In essence, the most important set of elements that exist between these interfaces are coiled towards bringing the idea of isolation of other races by the euro-Americans. The definition of race as a part of culture by the euro-Americans is therefore based on several aspects of socialization. According to Smith (2007), the whites, more so the euro-Americans get socialized into an already polluted society and therefore inherit stereotypes, behaviors and beliefs of the extended society. There is also a belief that racism is normal and much integrated into the society permeating all across our sociological institutions (Eschbach & Gomez, 1998).
In fact, the creation of an individual in this society is based on the existing sequences which are believed to exist in both permeated and non-permeated sets of societies. The conclusive remarks on the identity of the whites on racial issues are based on the idea of having an identity based on racial issues but living purely in a non-racial formation in the same society. Wozab (2010) redefines the general view that race as defined by the Helm’s model depicts these Euro-American whites as being of some kind of superior identity.
The different identities are engulfed in the type of environment developed during the development of young children in that society. The family, schools, the social media and the church form an environment that molds a small child into an adult. However, the adult and the kid in the same person are different. This is because the environment creates a human being that knows how to isolate the good race (white) and the bad race (other races). As a young man of about 30 years, this type of environment creates some form of superiority complex in development and would make returns in the name of trying to follow a system that is slightly different from the normal ones (Wozab, 2010).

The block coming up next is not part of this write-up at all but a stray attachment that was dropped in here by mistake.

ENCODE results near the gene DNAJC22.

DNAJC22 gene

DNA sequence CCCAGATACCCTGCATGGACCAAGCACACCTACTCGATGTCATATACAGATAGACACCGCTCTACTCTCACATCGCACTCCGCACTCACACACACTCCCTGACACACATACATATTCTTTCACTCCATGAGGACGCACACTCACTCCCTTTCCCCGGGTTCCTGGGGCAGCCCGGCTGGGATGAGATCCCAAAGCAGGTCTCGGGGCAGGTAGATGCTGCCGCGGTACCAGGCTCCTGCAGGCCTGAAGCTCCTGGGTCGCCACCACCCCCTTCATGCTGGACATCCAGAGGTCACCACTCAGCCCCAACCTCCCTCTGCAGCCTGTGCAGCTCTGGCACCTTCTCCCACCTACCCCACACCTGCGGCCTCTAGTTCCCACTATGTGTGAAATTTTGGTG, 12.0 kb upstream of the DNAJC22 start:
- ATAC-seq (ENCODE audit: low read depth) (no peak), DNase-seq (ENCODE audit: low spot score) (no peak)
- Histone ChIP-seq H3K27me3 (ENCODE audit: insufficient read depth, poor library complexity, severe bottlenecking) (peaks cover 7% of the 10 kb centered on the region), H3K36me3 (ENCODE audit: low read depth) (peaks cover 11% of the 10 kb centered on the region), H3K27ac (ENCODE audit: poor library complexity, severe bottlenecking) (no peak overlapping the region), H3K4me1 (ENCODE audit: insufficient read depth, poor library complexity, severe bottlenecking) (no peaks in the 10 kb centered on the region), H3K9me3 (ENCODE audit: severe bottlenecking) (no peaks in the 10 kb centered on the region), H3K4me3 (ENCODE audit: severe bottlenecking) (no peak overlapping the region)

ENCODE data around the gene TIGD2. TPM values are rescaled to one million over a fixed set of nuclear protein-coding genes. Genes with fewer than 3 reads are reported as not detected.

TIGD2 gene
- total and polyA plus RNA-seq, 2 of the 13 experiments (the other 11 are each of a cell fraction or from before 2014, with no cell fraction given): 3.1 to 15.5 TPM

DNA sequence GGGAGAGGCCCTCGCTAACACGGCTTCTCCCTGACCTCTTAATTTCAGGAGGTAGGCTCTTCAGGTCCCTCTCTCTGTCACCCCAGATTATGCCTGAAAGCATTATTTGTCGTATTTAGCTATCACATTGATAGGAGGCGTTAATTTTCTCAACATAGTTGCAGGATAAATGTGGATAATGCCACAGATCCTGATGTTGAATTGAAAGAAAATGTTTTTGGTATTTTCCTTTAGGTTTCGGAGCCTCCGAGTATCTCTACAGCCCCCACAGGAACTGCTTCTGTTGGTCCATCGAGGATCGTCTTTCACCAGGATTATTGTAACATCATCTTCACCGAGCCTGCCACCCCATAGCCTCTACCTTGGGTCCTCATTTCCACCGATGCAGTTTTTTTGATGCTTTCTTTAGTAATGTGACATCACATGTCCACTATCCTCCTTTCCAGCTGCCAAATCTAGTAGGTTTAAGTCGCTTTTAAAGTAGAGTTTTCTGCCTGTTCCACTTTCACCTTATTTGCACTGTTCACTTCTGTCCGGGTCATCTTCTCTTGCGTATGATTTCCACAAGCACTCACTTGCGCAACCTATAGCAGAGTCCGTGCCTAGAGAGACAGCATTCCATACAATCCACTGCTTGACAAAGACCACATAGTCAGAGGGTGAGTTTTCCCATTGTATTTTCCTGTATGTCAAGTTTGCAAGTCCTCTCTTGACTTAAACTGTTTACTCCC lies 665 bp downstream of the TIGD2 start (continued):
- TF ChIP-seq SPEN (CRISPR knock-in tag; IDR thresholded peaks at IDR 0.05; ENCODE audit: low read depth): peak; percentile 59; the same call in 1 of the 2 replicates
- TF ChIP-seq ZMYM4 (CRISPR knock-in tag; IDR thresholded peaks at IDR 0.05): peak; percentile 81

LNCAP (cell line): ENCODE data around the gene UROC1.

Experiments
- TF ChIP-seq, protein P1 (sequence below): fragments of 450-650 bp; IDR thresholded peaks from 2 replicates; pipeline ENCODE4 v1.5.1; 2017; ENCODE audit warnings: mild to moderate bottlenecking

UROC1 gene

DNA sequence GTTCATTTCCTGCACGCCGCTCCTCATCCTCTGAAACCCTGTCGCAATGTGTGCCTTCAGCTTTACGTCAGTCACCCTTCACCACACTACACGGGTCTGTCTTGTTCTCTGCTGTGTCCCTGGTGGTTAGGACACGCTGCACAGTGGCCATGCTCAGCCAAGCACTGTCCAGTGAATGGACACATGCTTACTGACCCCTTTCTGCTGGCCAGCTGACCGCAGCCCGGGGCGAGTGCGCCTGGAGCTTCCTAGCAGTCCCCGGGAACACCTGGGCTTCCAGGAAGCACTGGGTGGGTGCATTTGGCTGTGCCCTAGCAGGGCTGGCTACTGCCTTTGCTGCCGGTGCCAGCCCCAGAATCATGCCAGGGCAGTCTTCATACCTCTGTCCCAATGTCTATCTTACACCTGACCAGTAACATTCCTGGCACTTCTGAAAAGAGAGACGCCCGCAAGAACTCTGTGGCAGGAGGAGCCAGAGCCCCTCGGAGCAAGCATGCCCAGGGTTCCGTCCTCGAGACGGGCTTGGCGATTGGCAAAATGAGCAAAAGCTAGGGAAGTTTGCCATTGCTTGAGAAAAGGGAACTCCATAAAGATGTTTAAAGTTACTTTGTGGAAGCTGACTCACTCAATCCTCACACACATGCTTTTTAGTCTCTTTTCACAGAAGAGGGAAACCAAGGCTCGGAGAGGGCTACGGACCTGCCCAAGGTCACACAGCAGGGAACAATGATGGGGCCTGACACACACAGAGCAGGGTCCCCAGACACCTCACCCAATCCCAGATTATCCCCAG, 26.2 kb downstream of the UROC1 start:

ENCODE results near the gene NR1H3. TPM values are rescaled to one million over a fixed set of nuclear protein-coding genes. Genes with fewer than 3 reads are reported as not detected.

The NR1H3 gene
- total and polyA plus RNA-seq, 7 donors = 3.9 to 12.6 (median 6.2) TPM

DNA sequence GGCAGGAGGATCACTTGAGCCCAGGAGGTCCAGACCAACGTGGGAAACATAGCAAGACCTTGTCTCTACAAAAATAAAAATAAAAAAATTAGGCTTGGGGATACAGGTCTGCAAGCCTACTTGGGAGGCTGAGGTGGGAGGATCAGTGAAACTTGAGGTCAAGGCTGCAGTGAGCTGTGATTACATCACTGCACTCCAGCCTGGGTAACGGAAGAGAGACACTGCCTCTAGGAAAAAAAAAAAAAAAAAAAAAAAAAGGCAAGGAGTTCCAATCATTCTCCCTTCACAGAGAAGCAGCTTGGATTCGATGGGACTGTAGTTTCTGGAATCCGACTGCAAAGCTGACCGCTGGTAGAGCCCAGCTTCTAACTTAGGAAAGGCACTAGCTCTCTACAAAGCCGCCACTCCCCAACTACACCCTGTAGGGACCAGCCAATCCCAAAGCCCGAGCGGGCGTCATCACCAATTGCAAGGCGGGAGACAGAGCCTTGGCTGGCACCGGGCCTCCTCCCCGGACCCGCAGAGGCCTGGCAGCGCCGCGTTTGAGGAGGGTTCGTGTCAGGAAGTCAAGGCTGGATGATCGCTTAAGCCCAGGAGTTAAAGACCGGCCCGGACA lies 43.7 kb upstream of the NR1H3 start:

Ethnicity Ethnicity is the idea of having a state of belonging to a given social group. This social group is described by the fact that it has a common national or tradition based on the same culture. The euro-Americans in this context have a traditional base in Europe and but have clearly adapted to the idea of living in the South West that their traditional origin is almost becoming immaterial.
The definition of white ethnicity and area of origin as afar as the social status of euro-Americans in the south west is concerned has a bearing on superiority. In the US in general, ethnic identification is a situation that is generally optionally situational as well as voluntary (Smith, 2007).
Bureau, U. C. ( 2006). Statistical Abstract of the United States: The National Data Book. Washington: Government Printing Office.
Crouch, A. (2009). Culture Making, Recovering Our Creative Calling. New York: InterVarsity Press.
Eschbach, C., & Gomez, C. (1998). Choosing Hispanic Identity. Journal of Social Science Quarterly, 79(1), 74-89.
Kirk, R. (2007). The Common Heritage of America and Europe. Journal of Christianity Today, 4, 259-262.
Moreno-Riaño, G. ( 2006). Tolerance in the 21st Century: Prospects and Challenges. Ontario: Lexington Books.
Smith, T. D. (2007). Racial And/or Ethnic Identity Formation of Indian/European American Biracial Individuals. Washington: ProQuest.
Wozab, J. (2010, 11 8). Helms Model of White Identity Development. Retrieved 03 11, 2013, from Exploring College Student Development Theory: http://collegestudentdeveltheory.blogspot.com/2010/11/helms-model-of-white-identity.html